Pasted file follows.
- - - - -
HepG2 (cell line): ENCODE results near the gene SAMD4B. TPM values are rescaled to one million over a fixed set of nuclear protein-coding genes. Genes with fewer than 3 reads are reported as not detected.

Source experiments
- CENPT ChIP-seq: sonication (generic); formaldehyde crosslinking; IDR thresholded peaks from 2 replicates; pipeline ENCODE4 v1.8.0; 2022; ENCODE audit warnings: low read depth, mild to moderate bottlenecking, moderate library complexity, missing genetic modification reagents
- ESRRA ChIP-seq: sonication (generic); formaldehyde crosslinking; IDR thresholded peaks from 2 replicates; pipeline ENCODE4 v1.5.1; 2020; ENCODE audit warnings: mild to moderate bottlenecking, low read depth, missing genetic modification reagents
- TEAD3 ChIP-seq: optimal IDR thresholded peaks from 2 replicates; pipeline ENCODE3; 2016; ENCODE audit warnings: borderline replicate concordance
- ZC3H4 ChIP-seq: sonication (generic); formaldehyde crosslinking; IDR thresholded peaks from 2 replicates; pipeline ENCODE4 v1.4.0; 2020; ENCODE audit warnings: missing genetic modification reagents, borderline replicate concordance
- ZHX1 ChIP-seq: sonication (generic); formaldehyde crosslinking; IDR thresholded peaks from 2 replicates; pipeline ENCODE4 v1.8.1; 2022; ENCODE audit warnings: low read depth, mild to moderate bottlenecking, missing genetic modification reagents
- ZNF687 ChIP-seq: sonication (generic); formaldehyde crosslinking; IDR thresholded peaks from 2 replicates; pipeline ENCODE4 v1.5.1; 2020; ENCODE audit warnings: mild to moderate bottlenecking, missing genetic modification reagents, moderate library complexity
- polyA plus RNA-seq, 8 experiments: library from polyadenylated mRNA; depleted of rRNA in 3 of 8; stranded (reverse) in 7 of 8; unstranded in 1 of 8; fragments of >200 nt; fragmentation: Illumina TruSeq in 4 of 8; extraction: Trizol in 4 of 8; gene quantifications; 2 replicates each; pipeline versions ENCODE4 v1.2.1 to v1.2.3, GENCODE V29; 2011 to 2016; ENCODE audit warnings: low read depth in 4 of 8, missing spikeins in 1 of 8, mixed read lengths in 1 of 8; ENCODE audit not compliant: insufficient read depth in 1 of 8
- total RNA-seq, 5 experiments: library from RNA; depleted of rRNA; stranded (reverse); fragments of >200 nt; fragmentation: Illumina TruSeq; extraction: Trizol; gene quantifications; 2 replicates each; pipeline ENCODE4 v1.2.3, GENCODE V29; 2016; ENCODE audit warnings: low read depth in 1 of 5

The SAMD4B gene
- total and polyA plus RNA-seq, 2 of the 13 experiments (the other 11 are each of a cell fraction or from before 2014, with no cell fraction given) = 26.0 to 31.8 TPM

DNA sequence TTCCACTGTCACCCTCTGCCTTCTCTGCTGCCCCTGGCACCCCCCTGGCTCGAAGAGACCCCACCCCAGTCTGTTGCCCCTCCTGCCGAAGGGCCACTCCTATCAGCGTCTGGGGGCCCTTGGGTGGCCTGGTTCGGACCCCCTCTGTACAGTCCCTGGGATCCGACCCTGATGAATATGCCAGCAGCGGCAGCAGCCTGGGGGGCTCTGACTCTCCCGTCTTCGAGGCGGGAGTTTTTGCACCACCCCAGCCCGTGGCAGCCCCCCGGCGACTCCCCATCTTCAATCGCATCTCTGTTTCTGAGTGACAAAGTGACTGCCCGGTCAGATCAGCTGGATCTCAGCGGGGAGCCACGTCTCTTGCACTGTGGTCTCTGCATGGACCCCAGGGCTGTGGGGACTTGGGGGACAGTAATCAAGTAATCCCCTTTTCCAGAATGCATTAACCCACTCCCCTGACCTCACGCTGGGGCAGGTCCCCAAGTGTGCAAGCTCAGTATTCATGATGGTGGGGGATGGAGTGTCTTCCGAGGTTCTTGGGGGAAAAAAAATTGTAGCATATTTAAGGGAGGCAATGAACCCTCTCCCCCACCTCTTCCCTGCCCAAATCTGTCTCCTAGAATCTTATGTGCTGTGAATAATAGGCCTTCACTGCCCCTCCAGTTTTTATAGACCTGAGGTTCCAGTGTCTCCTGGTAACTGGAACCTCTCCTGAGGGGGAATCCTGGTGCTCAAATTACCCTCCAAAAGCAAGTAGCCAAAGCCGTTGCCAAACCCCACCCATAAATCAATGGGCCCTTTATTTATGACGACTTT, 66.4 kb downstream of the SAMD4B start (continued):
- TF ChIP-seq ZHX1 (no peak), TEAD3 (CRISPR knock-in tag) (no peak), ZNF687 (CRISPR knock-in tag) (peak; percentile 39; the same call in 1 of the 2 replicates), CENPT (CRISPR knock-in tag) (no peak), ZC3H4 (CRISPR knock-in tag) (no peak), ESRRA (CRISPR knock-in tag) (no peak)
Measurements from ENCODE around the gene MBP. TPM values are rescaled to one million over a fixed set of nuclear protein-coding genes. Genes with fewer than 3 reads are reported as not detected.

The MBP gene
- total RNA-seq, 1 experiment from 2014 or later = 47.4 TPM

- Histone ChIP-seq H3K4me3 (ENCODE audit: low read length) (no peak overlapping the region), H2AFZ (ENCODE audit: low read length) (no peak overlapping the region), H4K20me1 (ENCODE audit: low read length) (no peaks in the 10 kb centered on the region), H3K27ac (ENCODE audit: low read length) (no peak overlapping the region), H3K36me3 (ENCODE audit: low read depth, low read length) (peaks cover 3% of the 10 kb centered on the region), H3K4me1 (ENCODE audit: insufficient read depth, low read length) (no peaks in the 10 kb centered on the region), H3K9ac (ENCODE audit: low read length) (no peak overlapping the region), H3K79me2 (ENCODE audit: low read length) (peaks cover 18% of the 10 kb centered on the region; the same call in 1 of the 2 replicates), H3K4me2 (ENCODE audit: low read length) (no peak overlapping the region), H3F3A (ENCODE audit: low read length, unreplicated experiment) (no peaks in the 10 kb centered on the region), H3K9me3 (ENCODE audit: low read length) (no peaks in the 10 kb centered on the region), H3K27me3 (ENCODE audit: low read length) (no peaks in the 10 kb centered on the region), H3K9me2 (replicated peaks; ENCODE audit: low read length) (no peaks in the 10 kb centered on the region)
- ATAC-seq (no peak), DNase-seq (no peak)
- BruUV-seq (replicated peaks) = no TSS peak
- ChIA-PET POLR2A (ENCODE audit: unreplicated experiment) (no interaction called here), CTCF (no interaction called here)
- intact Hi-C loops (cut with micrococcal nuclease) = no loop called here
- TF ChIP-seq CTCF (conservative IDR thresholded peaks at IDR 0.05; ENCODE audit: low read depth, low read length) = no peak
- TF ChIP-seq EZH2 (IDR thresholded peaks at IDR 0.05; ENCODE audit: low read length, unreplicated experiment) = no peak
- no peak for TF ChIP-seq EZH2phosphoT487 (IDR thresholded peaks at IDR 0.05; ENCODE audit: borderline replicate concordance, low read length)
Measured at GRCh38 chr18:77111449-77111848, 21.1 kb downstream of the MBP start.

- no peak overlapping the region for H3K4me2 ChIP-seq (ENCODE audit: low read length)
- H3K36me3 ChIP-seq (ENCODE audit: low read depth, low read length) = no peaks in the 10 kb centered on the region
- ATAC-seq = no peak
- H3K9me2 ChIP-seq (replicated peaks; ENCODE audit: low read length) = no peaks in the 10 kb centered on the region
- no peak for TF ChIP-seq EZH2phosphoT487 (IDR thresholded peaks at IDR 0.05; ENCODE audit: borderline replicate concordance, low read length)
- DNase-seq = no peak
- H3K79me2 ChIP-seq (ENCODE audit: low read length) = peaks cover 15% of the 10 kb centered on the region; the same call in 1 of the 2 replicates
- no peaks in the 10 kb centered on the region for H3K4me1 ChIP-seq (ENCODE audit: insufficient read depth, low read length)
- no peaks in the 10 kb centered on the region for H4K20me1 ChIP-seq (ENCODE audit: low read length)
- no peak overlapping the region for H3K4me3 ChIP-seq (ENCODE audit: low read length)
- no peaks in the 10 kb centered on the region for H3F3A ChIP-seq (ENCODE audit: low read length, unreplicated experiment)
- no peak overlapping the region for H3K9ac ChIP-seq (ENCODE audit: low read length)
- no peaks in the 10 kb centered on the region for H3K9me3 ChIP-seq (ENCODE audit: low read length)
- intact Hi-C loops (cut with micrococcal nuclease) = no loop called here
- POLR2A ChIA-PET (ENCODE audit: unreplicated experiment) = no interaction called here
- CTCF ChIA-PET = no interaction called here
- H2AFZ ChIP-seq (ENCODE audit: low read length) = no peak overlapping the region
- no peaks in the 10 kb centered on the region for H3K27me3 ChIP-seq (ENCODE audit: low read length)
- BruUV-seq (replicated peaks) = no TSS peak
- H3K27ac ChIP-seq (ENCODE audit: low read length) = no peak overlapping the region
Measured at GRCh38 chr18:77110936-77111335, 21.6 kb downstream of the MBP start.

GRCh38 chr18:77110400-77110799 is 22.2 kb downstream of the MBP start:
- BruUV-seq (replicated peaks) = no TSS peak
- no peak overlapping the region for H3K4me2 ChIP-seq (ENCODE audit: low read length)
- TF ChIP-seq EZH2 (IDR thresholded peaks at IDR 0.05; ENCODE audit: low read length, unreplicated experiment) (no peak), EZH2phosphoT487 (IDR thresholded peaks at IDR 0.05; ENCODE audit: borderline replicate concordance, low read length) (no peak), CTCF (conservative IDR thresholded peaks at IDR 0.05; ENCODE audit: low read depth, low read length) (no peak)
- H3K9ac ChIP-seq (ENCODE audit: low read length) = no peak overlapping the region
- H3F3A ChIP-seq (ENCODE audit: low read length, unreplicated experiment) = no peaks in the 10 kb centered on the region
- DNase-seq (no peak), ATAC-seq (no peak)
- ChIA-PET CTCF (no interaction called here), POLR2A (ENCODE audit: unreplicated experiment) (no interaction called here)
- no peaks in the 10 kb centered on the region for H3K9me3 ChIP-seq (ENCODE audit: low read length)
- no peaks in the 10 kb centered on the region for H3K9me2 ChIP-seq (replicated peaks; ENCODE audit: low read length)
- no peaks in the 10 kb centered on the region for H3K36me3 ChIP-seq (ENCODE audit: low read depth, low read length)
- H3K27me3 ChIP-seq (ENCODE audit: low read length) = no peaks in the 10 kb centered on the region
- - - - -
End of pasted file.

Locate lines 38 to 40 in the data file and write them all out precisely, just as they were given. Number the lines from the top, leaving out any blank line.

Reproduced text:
- no peak overlapping the region for H3K9ac ChIP-seq (ENCODE audit: low read length)
- no peaks in the 10 kb centered on the region for H3K9me3 ChIP-seq (ENCODE audit: low read length)
- intact Hi-C loops (cut with micrococcal nuclease) = no loop called here